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Recall Clears Latest Legal Hurdle

A panel of federal judges said Friday it would not postpone California's gubernatorial recall vote, removing one of the last legal barriers to the Oct. 7 election.

The decision came the morning after the U.S. Justice Department made a formal determination that Monterey County's hurriedly assembled balloting plans for the election to unseat Gov. Gray Davis did not constitute a violation of the federal Voting Rights Act.

Justice Department spokesman Jorge Martinez said Friday that federal officials had signed off on Monterey County's recall arrangements.

The three federal judges last week had delayed their decision on the pair of lawsuits filed by the Lawyers Committee for Civil Rights and the Mexican American Legal Defense and Educational Fund in anticipation of guidance from the Justice Department.

The judges said Friday they would give guidance to Monterey County later in the day on how it should go about mailing its 350 overseas ballots. They are considering allowing the county to send the ballots via e-mail.

Another legal challenge to the recall election is still pending in the 9th Circuit Court of Appeals. That lawsuit, filed by the ACLU, challenges the use of punch-card ballots in six counties. A hearing is scheduled Sept. 11.

Meanwhile on the campaign trail, Arnold Schwarzenegger flexed Hollywood muscle at a voter registration rally Thursday, appearing unfazed by criticism about his command of the issues following his no-show at the recall campaign's first debate.

"Everyone in Sacramento will have more details than I have, but I know exactly what needs to be done," he told The Associated Press in an interview.

The Republican action star beamed with confidence as supporters jostled to get in line while he manned a voter-registration table at an outdoor mall in Riverside.

"There are millions of people in this state that have never voted before, that are not registered. We have to bring them in to make sure that they vote," Schwarzenegger exhorted the crowd.

Gov. Gray Davis was also quick to get back on the campaign trail after Wednesday's debate, conducting a town hall-style meeting in another bid to reconnect with Californians.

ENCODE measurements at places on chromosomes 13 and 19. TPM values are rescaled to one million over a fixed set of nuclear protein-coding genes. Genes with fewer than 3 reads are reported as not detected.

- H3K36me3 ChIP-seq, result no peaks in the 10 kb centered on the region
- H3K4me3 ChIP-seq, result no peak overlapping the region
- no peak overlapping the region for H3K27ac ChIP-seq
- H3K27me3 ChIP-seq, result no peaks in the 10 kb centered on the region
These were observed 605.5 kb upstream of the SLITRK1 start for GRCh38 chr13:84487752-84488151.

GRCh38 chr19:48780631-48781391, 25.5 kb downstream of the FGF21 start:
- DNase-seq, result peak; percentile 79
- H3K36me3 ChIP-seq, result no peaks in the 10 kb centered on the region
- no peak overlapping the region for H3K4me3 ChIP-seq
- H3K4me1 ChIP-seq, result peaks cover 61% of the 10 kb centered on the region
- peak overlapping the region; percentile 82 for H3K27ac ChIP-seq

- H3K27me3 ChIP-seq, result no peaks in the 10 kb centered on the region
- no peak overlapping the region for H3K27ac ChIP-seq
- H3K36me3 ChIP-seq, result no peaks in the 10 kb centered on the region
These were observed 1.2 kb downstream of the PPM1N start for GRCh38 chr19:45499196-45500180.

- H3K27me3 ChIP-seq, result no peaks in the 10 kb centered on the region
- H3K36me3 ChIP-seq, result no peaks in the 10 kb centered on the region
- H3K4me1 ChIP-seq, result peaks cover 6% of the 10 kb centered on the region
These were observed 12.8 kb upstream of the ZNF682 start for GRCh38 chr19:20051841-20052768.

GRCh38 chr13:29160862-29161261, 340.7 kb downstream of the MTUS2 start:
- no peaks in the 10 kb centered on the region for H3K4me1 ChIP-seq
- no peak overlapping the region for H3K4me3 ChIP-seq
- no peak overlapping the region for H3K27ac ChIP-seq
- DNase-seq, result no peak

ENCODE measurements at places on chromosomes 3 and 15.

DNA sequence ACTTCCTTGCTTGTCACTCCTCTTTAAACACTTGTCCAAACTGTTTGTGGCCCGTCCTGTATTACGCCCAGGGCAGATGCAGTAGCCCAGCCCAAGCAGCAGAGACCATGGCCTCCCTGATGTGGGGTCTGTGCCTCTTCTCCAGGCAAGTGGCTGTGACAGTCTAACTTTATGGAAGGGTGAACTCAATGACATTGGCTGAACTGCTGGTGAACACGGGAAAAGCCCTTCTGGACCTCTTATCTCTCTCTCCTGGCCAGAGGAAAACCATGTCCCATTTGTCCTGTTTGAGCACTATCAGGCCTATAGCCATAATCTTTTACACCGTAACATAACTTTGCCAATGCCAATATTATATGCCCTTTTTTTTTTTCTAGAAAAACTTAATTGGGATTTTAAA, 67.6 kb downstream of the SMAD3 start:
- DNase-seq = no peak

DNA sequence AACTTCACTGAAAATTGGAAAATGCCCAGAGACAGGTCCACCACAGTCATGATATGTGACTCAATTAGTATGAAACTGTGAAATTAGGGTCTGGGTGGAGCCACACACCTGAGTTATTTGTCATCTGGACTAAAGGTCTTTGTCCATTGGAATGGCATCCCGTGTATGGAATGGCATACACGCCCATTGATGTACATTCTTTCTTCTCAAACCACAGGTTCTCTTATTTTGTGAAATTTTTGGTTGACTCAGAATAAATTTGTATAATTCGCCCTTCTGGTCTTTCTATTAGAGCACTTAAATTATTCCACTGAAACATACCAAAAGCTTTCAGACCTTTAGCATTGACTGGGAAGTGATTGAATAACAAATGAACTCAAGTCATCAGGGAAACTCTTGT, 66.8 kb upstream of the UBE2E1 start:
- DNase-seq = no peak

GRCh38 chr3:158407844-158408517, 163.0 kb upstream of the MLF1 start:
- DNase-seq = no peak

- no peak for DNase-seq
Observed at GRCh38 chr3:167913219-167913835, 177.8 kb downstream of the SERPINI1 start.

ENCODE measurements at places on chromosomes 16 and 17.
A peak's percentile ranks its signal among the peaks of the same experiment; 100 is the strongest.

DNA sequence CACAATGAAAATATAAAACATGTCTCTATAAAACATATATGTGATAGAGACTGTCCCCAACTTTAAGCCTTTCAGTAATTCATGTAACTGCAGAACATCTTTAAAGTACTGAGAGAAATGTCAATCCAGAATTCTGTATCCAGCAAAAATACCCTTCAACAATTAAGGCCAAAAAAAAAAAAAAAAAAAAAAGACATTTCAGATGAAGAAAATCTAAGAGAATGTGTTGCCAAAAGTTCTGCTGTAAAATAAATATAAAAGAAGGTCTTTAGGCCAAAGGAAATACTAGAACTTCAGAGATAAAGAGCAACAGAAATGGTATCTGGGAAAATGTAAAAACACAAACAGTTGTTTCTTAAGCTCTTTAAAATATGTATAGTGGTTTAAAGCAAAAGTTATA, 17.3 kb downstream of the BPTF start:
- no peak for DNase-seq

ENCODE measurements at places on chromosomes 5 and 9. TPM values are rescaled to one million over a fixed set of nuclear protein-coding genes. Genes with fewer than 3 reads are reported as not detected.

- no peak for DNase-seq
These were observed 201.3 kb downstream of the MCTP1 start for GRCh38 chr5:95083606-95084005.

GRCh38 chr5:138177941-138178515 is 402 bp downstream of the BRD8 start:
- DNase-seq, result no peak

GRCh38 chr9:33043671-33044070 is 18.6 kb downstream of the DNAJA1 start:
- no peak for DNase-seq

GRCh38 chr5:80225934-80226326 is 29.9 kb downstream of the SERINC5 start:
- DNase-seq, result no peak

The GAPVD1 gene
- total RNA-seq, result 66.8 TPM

After visiting a high school in San Diego to highlight progress in building new schools, he held his third in a series of "Conversations with Californians" — a strategy aimed at shedding his wooden image.

The Los Angeles Times reports the governor is warming to the more personal approach, although it has not yet helped his dismal poll numbers.

Davis, who was re-elected to a second term as governor in November, told the forum that the recall process was being abused and should be reserved for officials accused of criminal wrongdoing.

"The recalled official has to have his hand in the cookie jar, do some criminal action," Davis said.

Davis also attacked Schwarzenegger's claim in a new TV ad that California spends $29 million more each day than it is taking in. State officials say that under the new budget, which includes heavy borrowing, the state is bringing in about $6 million more each day than it spends.

"Arnold needs to take a refresher course in math," Davis said at the town hall.

Asked about that claim earlier in Riverside, Schwarzenegger said he "looked at the numbers very carefully" before approving the ad.

"The reality is that they play games with the numbers," he said.

Schwarzenegger also responded to criticism from Lt. Gov. Cruz Bustamante that he is anti-immigrant, saying the fact he is Austrian-born makes him "the poster child for immigrants."

"I don't need to get a lesson from anyone else about immigration because I've been there," he told the AP. "Whereas other candidates are maybe sons of immigrants, but I'm the true immigrant, OK? So let's just make that clear."

Schwarzenegger added that he was referring to Bustamante, the son of an immigrant barber.

Bustamante's campaign has pointed to Schwarzenegger's opposition to a bill that would allow illegal immigrants to obtain driver's licenses and his support for Proposition 187, a 1994 initiative that sought to deny some services to illegal immigrants.

Bustamante, who is leading in the latest poll, drew criticism from the state chairman of his own party Thursday for accepting $2 million in Indian gaming money that circumvented current campaign spending limits by funneling most of the cash to an old campaign account.

Chairman Art Torres said it didn't "smell good."

According to The Washington Post, the $2 million was part of $3 million Bustamante has taken from gambling interests. Republican State Sen. Ross Johnson has complained to a state watchdog agency and filed a lawsuit alleging the contributions violate campaign finance law.

In some good news for voters, and perhaps for Davis, the state Public Utilities Commission on Thursday approved giving utility customers a one-time credit that will appear on their bills as soon as Sept. 19.

The refund is due to the state overestimating by $1 billion how much cash it needed from ratepayers to buy power.

Officials with the commission and Davis' administration said the timing has nothing to do with Davis' fight to keep his job. California's energy crisis damaged the governor's standing.